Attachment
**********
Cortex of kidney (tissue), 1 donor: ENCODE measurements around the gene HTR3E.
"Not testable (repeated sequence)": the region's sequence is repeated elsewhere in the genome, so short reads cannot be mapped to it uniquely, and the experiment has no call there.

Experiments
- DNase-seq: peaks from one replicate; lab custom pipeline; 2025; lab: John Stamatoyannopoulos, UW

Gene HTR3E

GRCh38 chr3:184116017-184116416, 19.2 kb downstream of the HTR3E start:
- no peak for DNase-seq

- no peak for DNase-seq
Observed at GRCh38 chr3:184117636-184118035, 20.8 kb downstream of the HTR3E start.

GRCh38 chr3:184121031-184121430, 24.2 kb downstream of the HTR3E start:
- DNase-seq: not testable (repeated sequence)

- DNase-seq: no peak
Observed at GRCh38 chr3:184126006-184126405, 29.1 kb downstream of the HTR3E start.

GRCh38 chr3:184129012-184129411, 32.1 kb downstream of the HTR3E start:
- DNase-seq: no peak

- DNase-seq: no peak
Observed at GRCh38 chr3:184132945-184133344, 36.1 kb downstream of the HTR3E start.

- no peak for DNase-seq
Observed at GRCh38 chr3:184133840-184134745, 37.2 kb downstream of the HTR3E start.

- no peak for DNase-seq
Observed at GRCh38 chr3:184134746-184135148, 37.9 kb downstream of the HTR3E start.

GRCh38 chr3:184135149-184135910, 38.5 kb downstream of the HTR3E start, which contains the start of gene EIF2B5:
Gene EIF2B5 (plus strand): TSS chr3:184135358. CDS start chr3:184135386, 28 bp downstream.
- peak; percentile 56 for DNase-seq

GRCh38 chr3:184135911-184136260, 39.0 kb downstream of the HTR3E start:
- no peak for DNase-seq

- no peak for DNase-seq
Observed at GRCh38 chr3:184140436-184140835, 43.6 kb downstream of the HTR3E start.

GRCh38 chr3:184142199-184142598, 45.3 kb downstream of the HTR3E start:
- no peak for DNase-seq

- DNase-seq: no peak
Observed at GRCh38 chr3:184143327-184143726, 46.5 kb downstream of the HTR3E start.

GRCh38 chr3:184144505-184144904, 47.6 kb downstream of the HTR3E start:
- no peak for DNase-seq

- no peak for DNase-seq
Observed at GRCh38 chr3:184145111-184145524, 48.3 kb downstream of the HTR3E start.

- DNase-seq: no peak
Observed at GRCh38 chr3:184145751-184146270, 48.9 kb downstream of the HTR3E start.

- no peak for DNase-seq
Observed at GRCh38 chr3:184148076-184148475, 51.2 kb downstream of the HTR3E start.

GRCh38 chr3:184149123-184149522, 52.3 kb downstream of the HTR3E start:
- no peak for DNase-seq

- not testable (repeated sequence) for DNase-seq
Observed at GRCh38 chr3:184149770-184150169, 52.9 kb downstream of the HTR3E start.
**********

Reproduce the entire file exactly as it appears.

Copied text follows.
Cortex of kidney (tissue), 1 donor: ENCODE measurements around the gene HTR3E.
"Not testable (repeated sequence)": the region's sequence is repeated elsewhere in the genome, so short reads cannot be mapped to it uniquely, and the experiment has no call there.

Experiments
- DNase-seq: peaks from one replicate; lab custom pipeline; 2025; lab: John Stamatoyannopoulos, UW

Gene HTR3E

GRCh38 chr3:184116017-184116416, 19.2 kb downstream of the HTR3E start:
- no peak for DNase-seq

- no peak for DNase-seq
Observed at GRCh38 chr3:184117636-184118035, 20.8 kb downstream of the HTR3E start.

GRCh38 chr3:184121031-184121430, 24.2 kb downstream of the HTR3E start:
- DNase-seq: not testable (repeated sequence)

- DNase-seq: no peak
Observed at GRCh38 chr3:184126006-184126405, 29.1 kb downstream of the HTR3E start.

GRCh38 chr3:184129012-184129411, 32.1 kb downstream of the HTR3E start:
- DNase-seq: no peak

- DNase-seq: no peak
Observed at GRCh38 chr3:184132945-184133344, 36.1 kb downstream of the HTR3E start.

- no peak for DNase-seq
Observed at GRCh38 chr3:184133840-184134745, 37.2 kb downstream of the HTR3E start.

- no peak for DNase-seq
Observed at GRCh38 chr3:184134746-184135148, 37.9 kb downstream of the HTR3E start.

GRCh38 chr3:184135149-184135910, 38.5 kb downstream of the HTR3E start, which contains the start of gene EIF2B5:
Gene EIF2B5 (plus strand): TSS chr3:184135358. CDS start chr3:184135386, 28 bp downstream.
- peak; percentile 56 for DNase-seq

GRCh38 chr3:184135911-184136260, 39.0 kb downstream of the HTR3E start:
- no peak for DNase-seq

- no peak for DNase-seq
Observed at GRCh38 chr3:184140436-184140835, 43.6 kb downstream of the HTR3E start.

GRCh38 chr3:184142199-184142598, 45.3 kb downstream of the HTR3E start:
- no peak for DNase-seq

- DNase-seq: no peak
Observed at GRCh38 chr3:184143327-184143726, 46.5 kb downstream of the HTR3E start.

GRCh38 chr3:184144505-184144904, 47.6 kb downstream of the HTR3E start:
- no peak for DNase-seq

- no peak for DNase-seq
Observed at GRCh38 chr3:184145111-184145524, 48.3 kb downstream of the HTR3E start.

- DNase-seq: no peak
Observed at GRCh38 chr3:184145751-184146270, 48.9 kb downstream of the HTR3E start.

- no peak for DNase-seq
Observed at GRCh38 chr3:184148076-184148475, 51.2 kb downstream of the HTR3E start.

GRCh38 chr3:184149123-184149522, 52.3 kb downstream of the HTR3E start:
- no peak for DNase-seq

- not testable (repeated sequence) for DNase-seq
Observed at GRCh38 chr3:184149770-184150169, 52.9 kb downstream of the HTR3E start.